These days, there is a growing emphasis on DEI in schools and organizations around the world, and for good reason. Diversity, equity, and inclusion – which, together, form the term DEI – are each important components of an organization’s or institution’s strategic efforts to promote diverse stakeholders’ viewpoints throughout its structure. Research has shown that such efforts pay off, quite literally: DEI initiatives improve financial outcomes, organizational and team performance, innovation, and other measures of progress. And on a more human level, ensuring that DEI has a place in your organization or at your school means that you’re tuned in. You’re listening. You’re aware that inequality and injustice exist. And you’re responding with actionable change. 

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You may have heard people use the words diversity, equity, and inclusion before. You may have even heard people use these three words interchangeably, as though they all mean the same thing – but they don’t. You may be familiar with these terms, or they may be entirely new to you.

What you should know is this: DEI is a term used to describe policies and programs that promote representation and participation of different groups of individuals, including people of different ages, genders, sexual orientations, races and ethnicities, abilities and disabilities, religions, and cultures. This includes people with diverse backgrounds, experiences, skills, and expertise. 

Let’s break down each term – D (diversity), E (equity), and I (inclusion) – and learn more about each one. 


What is diversity?

Diversity is the multitude of characteristics that make up each person, including all of the characteristics that make him or her different from another person or group. Diversity cannot and does not exist in a homogenous society. 

Diversity includes:

  • Race
  • Gender and/or gender identity
  • Age
  • Religion
  • Sexual orientation
  • Ethnicity
  • Nationality
  • Socioeconomic status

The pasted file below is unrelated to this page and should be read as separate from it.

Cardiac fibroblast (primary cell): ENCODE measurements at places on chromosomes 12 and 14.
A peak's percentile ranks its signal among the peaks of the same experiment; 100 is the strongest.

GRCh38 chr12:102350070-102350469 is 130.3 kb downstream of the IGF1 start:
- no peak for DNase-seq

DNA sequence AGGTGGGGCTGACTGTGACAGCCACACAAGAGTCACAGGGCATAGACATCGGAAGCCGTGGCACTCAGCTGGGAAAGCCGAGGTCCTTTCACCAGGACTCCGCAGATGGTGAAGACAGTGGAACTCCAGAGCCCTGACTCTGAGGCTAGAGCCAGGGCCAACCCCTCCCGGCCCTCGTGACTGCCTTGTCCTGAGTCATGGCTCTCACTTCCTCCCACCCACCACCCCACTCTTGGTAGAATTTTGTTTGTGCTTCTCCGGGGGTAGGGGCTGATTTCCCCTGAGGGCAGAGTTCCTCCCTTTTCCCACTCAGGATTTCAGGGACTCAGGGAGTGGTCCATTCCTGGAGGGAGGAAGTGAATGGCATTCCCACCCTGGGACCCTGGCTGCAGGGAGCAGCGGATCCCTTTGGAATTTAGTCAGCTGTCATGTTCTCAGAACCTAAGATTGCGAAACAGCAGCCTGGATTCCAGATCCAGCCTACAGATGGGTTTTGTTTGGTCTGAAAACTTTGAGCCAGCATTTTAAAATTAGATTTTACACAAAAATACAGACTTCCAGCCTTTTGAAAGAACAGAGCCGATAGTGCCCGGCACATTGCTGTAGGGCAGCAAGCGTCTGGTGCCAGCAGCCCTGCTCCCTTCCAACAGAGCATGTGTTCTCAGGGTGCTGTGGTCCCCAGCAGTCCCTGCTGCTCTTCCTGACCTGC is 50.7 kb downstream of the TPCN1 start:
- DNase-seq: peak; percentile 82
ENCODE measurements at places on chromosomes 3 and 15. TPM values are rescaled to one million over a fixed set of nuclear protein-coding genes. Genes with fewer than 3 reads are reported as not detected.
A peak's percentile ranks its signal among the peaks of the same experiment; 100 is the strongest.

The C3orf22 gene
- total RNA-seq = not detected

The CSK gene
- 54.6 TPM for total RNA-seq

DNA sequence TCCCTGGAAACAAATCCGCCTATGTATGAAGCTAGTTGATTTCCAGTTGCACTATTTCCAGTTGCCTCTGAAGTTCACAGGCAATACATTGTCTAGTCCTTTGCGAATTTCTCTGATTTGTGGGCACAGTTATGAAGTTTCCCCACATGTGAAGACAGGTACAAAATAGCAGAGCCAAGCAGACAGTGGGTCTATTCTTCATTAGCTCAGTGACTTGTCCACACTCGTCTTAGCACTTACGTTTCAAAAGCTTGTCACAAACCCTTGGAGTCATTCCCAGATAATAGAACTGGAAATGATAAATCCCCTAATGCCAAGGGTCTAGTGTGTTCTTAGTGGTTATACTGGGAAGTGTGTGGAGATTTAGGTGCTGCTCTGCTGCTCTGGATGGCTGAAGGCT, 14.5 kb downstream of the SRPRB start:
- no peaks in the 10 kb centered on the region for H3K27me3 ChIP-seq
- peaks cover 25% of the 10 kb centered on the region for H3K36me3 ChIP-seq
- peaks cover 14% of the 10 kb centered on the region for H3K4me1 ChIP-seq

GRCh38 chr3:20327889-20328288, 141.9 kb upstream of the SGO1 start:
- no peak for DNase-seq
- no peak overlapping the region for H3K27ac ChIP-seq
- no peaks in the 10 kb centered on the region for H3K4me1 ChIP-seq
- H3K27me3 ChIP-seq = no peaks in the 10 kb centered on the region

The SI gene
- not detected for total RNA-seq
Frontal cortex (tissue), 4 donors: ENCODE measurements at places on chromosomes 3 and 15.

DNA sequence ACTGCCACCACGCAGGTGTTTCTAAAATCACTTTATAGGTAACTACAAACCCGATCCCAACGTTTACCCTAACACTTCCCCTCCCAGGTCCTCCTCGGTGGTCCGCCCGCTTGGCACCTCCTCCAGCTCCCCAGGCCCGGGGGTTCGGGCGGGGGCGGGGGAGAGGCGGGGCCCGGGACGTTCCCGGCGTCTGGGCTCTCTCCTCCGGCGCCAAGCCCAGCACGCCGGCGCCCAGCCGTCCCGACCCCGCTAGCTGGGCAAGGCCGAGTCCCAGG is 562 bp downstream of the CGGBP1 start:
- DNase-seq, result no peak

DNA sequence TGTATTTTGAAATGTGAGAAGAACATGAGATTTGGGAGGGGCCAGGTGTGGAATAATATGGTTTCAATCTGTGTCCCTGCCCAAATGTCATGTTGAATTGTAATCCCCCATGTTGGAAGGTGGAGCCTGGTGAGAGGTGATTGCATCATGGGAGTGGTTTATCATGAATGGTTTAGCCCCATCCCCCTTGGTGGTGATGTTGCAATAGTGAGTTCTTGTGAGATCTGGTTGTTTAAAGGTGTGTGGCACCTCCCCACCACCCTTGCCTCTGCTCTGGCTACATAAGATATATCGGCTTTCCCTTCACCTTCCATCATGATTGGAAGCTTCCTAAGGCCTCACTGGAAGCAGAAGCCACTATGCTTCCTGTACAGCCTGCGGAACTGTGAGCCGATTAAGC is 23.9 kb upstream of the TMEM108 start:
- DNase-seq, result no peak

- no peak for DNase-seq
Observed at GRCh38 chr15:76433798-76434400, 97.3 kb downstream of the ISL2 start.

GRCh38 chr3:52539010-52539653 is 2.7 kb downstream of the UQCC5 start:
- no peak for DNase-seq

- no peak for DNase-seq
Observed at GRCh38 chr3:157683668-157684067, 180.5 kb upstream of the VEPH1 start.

• Language
  • Ability or disability
  • Marital status
  • Veteran status
  • Political viewpoints or status

Diversity does not only refer to all aspects of human distinctions, social identities, and social group differences; diversity also recognizes the presence of differences. In other words, diversity acknowledges that we, as humans, are different from one another and that we are able to recognize that. 

Equity and inclusion work hand-in-hand with diversity to encourage us to accept and even embrace our differences, own them, and find common ground with one another. 


What is equity?

Equity is ensuring the fair treatment, access, equality of opportunity, and advancement for everyone – while also attempting to identify and remove barriers that have prevented marginalized groups from fully participating in the past. Equity is about promoting justice, impartiality, and fairness within the procedures, processes, and distribution of resources by institutions or systems. 

And, in case you were wondering: equity is not the same thing as equality. In fact, equity is quite different. Equality implies treating everyone as if their experiences are exactly the same, whereas being equitable means acknowledging and addressing the historical and current structural inequalities that advantage some and disadvantage others. Equal treatment results in equity only if everyone starts with equal access to opportunity. 

Tackling equity issues usually requires a thorough understanding of the root causes of outcome disparities within our society. Outcome disparities exist when some, typically the most powerful, groups attain predictably greater degrees of success in life than other, often underrepresented, groups. By focusing on DEI initiatives, organizations and institutions can tackle problems like outcome disparities and other equity issues. The goal is to advance positive outcomes, such as inclusion, for all people.


What is inclusion?

Inclusion is when people with identity differences are represented and feel valued and welcomed within their organization, school, workplace, or other setting. Inclusion outcomes are met when you, your institution, and/or your program are truly inviting to all. 

Inclusion builds a culture where everyone feels welcome by actively inviting every person or every group to contribute and participate. This inclusive and welcoming environment supports and embraces differences and offers respect to everyone, in both words and actions.